Elon Musk says that Tesla aims to release new version of its Full Self-Driving Beta software with “Autosteer on city streets” next month, and it should come with a wider release to more customers.
Back in October 2020, Tesla started to push a Full Self-Driving Beta release to owners in the “Early Access” program, a group of Tesla owners who test early versions of Tesla’s new features before a wider release to the fleet.
The software update was seen as a major step toward Tesla delivering on its longtime promise of making its vehicles “full self-driving” through over-the-air software updates.
While the update doesn’t result in a truly self-driving vehicle since the responsibility still lies with the driver, which Tesla still requires to stay attentive and be ready to take control at all times, it does close the gap with Tesla’s Autopilot highway driving features and enable Tesla’s driver-assist system to control the vehicle on city streets and through intersections.
Tesla owners using the FSD beta are able to give the car a destination and the vehicle will attempt to drive them there autonomously with the driver keeping their hands on the steering wheel and ready to take over.
Over the last few months, we have highlighted several videos from Tesla FSD beta testers trying the new software.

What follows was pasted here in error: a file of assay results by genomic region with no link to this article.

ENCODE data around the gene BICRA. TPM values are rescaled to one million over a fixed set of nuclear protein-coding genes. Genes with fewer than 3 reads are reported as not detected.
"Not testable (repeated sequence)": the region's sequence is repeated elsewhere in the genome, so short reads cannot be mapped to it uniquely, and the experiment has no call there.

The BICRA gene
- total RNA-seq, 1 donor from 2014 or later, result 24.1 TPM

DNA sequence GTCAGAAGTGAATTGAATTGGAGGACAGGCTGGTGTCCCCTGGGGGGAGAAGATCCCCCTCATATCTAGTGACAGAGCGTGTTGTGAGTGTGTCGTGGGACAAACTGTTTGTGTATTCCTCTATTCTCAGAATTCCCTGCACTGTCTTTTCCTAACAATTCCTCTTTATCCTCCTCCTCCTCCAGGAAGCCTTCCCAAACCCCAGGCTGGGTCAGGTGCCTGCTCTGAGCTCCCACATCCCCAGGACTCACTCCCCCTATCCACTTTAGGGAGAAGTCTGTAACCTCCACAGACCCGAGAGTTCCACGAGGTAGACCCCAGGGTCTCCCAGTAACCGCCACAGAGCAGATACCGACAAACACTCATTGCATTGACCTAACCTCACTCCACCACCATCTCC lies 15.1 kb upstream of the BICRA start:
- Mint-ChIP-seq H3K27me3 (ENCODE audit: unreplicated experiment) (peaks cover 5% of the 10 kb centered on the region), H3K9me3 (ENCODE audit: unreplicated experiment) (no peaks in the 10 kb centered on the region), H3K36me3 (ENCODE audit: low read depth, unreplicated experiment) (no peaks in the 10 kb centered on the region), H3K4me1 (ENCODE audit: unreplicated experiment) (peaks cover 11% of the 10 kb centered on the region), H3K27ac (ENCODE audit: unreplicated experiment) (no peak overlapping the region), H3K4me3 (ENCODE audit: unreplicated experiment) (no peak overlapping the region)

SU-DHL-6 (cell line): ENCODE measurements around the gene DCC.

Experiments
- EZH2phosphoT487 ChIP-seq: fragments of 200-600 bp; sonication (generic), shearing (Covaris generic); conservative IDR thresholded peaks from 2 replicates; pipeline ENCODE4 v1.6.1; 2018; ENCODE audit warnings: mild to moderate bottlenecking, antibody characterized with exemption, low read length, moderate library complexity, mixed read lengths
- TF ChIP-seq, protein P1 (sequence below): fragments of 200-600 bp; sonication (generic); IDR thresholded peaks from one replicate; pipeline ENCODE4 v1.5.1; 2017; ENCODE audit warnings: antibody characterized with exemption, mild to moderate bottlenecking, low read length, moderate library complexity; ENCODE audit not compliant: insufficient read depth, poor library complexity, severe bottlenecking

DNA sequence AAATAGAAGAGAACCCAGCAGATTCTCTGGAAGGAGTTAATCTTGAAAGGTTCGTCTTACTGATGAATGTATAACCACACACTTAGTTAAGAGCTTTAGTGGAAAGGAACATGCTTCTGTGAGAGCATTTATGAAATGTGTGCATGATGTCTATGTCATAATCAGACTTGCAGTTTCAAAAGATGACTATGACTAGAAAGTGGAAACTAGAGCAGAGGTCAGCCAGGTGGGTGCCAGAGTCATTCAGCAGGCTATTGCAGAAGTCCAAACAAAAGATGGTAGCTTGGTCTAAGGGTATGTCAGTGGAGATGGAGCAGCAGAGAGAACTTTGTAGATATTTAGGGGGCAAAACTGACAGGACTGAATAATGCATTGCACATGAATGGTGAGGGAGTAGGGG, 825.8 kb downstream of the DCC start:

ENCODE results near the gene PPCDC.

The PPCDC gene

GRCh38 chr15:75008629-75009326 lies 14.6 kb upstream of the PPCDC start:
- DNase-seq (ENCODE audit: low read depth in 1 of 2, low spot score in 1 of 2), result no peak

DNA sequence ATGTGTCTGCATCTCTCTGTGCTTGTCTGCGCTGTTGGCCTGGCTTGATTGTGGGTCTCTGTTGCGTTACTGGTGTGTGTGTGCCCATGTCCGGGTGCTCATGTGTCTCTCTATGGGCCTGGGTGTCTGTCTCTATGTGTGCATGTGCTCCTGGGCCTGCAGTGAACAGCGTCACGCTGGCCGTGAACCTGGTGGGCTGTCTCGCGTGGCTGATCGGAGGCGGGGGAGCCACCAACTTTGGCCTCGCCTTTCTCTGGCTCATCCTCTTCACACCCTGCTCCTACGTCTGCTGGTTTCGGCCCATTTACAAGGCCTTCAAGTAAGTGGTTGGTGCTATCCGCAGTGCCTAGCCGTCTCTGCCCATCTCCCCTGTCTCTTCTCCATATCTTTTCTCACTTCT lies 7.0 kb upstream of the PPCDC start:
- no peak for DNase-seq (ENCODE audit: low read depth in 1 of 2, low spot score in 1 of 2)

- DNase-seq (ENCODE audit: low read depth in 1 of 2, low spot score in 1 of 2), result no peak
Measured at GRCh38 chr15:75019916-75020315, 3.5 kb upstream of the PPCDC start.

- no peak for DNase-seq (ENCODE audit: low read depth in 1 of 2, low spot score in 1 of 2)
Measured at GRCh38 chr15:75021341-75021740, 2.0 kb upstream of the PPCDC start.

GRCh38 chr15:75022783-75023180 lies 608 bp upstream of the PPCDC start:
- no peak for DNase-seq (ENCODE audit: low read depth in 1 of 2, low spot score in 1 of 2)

Since the first beta release in early access, Tesla has released several new versions of the beta software and gradually opened up the beta release to more owners, but it has yet to have a wider release and the rollout of new versions has slowed down over the last month or two.
Now CEO Elon Musk says that a new version of Tesla Full Self-Driving Beta software should come next month and enable a wider release:
The CEO added that this new version is a “big step change” toward achieving full self-driving capability:
“FSD beta build V8.1 normally drives me around with no interventions. Next version is a big step change beyond that. Tesla is solving a major part of real-world AI. This is not widely known.”
Recently, Musk has been stating that Tesla will achieve level 5 full self-driving capability, which generally refers to the vehicle completely driving itself without the need for driver monitoring the system, by the end of 2021.
However, the CEO has been wrong about that timeline before and even if he is right this time, any rollout of a driving system where the responsibility doesn’t lie with the driver is going to depend on regulatory approval, which will vary per market.
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